View the dinosaur media as the monopolist window on the world. The online upstart might provide an entrepreneurial touch to its delivery, but is it much different from the narrative that the party bosses spin out of their war rooms? The clear answer depends profoundly upon one’s own politics. The dozens of daily emails from newsletters and campaign operatives all want something other than informing you about public policy.

The moveon.org mailings read like a script for the sequel to One Flew Over the Cuckoo’s Nest. The Ted Cruz slant on the campaign trail resembles little from what actually goes on. No matter the pitch, all want your money.

If this is retail politics done with a key stroke, the 21st Century will never again see a Eugene McCarthy or a Ron Paul. Television is certainly bad enough and the truly sane reduce their exposure to a minimum, but the Artificial Intelligence alternative has frightening implications for political campaigns.

When Google anticipates the exact concept one is looking for before it is typed into the search, one needs to take pause and ask, what is the value of conducting a permanent and absurd election crusade. The parameters of reality are fed to you as if you were a pig being fattened up for slaughter. Since turning off the news is an option from your remote control, the difficulty is how exactly can a desktop warrior or an iPhone addict escape the subtle political messages being pushed at you as part of the media package that is integral to your subscription?

If the trend in political ads is accelerating in the direction of cyber outreach, the profits of the tech giants may well become the engine of future political overload. Cashing in on the idiocy of political advertising is probably more in keeping with the ‘Greed is Good” mentality, than fostering civic responsibility.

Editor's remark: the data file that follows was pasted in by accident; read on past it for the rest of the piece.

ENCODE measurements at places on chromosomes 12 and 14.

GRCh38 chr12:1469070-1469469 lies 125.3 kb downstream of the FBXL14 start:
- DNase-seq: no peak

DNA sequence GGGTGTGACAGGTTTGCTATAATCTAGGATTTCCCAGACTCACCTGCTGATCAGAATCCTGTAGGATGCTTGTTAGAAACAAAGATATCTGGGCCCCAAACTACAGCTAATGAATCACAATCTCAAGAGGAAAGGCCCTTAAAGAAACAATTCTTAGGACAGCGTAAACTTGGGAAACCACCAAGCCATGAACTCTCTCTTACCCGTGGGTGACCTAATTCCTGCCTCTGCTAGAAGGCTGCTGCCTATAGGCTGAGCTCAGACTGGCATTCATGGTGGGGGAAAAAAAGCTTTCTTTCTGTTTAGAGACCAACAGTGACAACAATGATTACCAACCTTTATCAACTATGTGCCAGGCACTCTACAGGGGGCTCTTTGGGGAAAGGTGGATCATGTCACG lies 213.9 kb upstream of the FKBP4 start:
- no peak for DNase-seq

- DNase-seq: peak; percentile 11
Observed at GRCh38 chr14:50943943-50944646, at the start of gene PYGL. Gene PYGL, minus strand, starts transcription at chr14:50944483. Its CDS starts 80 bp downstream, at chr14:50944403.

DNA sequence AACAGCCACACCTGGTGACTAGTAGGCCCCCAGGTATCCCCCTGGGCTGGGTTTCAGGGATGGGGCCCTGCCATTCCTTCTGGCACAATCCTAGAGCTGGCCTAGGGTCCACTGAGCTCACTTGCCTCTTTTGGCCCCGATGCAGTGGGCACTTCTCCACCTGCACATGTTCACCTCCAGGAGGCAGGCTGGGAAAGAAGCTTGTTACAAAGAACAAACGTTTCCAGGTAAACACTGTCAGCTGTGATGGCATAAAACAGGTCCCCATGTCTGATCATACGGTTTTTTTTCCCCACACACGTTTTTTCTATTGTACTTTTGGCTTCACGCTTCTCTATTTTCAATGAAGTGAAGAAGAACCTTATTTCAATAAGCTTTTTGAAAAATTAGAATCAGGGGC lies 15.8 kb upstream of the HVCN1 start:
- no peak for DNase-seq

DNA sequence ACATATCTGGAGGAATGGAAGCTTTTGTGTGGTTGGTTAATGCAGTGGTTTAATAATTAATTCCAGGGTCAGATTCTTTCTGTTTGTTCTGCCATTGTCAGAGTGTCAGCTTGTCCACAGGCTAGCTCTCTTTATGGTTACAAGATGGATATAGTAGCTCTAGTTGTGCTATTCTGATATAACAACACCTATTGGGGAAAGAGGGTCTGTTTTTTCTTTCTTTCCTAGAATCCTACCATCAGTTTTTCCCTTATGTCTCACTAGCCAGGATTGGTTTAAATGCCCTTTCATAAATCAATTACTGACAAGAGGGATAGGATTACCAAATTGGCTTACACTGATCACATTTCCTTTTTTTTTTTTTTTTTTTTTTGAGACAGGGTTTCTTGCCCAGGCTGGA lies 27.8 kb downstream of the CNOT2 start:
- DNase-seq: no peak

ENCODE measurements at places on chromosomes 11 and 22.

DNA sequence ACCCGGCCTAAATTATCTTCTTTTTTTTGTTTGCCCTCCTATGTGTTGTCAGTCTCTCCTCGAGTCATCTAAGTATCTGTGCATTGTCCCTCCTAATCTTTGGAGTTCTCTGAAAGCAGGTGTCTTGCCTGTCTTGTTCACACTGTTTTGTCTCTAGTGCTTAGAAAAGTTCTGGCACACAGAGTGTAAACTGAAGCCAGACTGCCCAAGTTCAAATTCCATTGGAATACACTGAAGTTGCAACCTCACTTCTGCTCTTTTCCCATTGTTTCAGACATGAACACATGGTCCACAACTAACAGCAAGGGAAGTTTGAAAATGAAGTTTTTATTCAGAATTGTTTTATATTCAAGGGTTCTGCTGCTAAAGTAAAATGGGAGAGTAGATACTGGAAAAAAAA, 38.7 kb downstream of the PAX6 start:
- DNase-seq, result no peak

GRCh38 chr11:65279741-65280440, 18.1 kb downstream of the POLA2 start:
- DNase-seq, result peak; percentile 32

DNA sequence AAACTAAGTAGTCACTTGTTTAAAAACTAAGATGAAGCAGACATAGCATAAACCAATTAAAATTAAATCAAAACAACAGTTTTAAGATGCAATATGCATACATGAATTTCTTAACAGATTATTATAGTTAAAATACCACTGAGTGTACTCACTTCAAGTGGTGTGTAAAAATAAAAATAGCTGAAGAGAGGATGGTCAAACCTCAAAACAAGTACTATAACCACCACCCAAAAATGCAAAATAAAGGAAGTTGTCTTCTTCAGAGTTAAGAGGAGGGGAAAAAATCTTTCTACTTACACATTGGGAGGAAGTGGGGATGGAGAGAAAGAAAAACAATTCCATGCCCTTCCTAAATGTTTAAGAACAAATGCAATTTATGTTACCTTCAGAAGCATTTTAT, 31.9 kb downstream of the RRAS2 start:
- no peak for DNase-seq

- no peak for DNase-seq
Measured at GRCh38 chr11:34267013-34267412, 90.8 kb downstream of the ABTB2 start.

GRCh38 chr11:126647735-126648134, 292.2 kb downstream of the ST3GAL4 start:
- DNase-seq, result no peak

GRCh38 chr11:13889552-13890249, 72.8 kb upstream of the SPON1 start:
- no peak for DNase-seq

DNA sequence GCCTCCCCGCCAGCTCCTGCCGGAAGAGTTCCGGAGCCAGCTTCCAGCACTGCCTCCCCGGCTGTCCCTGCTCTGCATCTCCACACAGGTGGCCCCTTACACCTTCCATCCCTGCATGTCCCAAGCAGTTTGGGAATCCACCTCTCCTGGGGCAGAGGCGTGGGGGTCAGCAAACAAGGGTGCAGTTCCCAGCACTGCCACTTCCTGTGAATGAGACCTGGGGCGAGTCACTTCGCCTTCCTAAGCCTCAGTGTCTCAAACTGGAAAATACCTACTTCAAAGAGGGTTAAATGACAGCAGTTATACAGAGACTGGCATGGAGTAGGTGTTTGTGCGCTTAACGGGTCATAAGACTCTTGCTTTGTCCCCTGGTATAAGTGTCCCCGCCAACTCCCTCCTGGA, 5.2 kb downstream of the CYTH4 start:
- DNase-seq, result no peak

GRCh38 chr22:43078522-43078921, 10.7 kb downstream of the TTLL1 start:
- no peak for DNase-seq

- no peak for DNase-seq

Innovative enterprise is being lauded as Free Speech for professional politicians, and the sky is the limit to how much can be spent. However, the rational alternative is simple. Offer to serious and viable candidates free air time to state their positions.

The Realty TV circus that bemoans the Trump movement is just sour grapes. None of the dependency of 24/7 coverage would follow, if it did not bring in big ratings and major ad revenues. Look at it this way. The more people get active and involved with rallies and meetings, the greater the chance of drawing in a bigger audience in the hope of watching a train wreck.

This is not serious affairs of state, much less citizen participation. It is actually public exploration on the part of the media presstitutes. Elections should not be about paying tribute to the establishment gatekeepers to get favorable coverage, nor should it be about accepting corporate bribes to pay for the media ads.

Just maybe this should be one of the top issues during the remaining debates? Even so, the probability of one of the talking heads posing this question would be as unlikely as Fox News covering “The Donald” in a favorable light.

© Copyright by James Hall, 2016. All rights reserved.

 

James Hall
About James Hall 269 Articles
SARTRE — James Hall’s pen name — is a retired entrepreneur and former political operative who brings a rational and realistic viewpoint to the human condition. Since 2000, SARTRE has written columns for many popular political websites, including his own called Breaking All The Rules, which he describes as “genuine paleo conservative populism you can trust.”